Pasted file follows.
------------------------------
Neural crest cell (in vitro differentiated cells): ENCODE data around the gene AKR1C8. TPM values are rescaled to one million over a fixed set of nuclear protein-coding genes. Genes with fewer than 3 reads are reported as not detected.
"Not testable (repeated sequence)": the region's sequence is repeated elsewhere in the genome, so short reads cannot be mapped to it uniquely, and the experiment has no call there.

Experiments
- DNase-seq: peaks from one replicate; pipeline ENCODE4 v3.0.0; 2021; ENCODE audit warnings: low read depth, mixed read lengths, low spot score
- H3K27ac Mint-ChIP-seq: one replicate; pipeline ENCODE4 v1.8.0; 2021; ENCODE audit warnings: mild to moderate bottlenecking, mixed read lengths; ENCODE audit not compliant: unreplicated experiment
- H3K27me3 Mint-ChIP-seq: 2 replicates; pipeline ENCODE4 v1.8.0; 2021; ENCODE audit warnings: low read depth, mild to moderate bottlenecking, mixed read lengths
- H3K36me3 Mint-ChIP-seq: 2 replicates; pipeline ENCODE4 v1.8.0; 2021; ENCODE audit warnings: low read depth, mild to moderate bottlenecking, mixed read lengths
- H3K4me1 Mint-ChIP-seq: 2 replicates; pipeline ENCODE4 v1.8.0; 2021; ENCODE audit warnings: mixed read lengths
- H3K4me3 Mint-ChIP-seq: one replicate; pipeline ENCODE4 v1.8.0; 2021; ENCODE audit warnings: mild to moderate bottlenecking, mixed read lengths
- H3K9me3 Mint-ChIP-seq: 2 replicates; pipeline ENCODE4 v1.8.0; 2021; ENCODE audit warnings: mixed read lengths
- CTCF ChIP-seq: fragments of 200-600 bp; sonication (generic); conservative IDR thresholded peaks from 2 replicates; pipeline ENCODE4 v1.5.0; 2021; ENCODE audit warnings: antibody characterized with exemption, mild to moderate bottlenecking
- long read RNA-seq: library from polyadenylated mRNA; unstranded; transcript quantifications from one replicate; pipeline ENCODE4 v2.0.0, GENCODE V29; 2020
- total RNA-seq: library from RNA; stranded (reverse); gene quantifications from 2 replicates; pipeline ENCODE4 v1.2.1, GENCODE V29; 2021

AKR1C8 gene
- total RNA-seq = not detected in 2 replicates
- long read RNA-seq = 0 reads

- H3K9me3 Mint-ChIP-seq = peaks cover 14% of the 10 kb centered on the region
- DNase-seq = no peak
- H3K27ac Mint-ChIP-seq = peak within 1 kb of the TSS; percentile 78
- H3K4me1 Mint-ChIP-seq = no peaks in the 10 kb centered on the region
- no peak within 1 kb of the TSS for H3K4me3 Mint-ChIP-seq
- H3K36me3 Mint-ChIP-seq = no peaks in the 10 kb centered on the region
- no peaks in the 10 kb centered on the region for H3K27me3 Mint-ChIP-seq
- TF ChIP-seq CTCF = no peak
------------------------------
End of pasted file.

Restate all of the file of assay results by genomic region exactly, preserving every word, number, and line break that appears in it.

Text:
Neural crest cell (in vitro differentiated cells): ENCODE data around the gene AKR1C8. TPM values are rescaled to one million over a fixed set of nuclear protein-coding genes. Genes with fewer than 3 reads are reported as not detected.
"Not testable (repeated sequence)": the region's sequence is repeated elsewhere in the genome, so short reads cannot be mapped to it uniquely, and the experiment has no call there.

Experiments
- DNase-seq: peaks from one replicate; pipeline ENCODE4 v3.0.0; 2021; ENCODE audit warnings: low read depth, mixed read lengths, low spot score
- H3K27ac Mint-ChIP-seq: one replicate; pipeline ENCODE4 v1.8.0; 2021; ENCODE audit warnings: mild to moderate bottlenecking, mixed read lengths; ENCODE audit not compliant: unreplicated experiment
- H3K27me3 Mint-ChIP-seq: 2 replicates; pipeline ENCODE4 v1.8.0; 2021; ENCODE audit warnings: low read depth, mild to moderate bottlenecking, mixed read lengths
- H3K36me3 Mint-ChIP-seq: 2 replicates; pipeline ENCODE4 v1.8.0; 2021; ENCODE audit warnings: low read depth, mild to moderate bottlenecking, mixed read lengths
- H3K4me1 Mint-ChIP-seq: 2 replicates; pipeline ENCODE4 v1.8.0; 2021; ENCODE audit warnings: mixed read lengths
- H3K4me3 Mint-ChIP-seq: one replicate; pipeline ENCODE4 v1.8.0; 2021; ENCODE audit warnings: mild to moderate bottlenecking, mixed read lengths
- H3K9me3 Mint-ChIP-seq: 2 replicates; pipeline ENCODE4 v1.8.0; 2021; ENCODE audit warnings: mixed read lengths
- CTCF ChIP-seq: fragments of 200-600 bp; sonication (generic); conservative IDR thresholded peaks from 2 replicates; pipeline ENCODE4 v1.5.0; 2021; ENCODE audit warnings: antibody characterized with exemption, mild to moderate bottlenecking
- long read RNA-seq: library from polyadenylated mRNA; unstranded; transcript quantifications from one replicate; pipeline ENCODE4 v2.0.0, GENCODE V29; 2020
- total RNA-seq: library from RNA; stranded (reverse); gene quantifications from 2 replicates; pipeline ENCODE4 v1.2.1, GENCODE V29; 2021

AKR1C8 gene
- total RNA-seq = not detected in 2 replicates
- long read RNA-seq = 0 reads

- H3K9me3 Mint-ChIP-seq = peaks cover 14% of the 10 kb centered on the region
- DNase-seq = no peak
- H3K27ac Mint-ChIP-seq = peak within 1 kb of the TSS; percentile 78
- H3K4me1 Mint-ChIP-seq = no peaks in the 10 kb centered on the region
- no peak within 1 kb of the TSS for H3K4me3 Mint-ChIP-seq
- H3K36me3 Mint-ChIP-seq = no peaks in the 10 kb centered on the region
- no peaks in the 10 kb centered on the region for H3K27me3 Mint-ChIP-seq
- TF ChIP-seq CTCF = no peak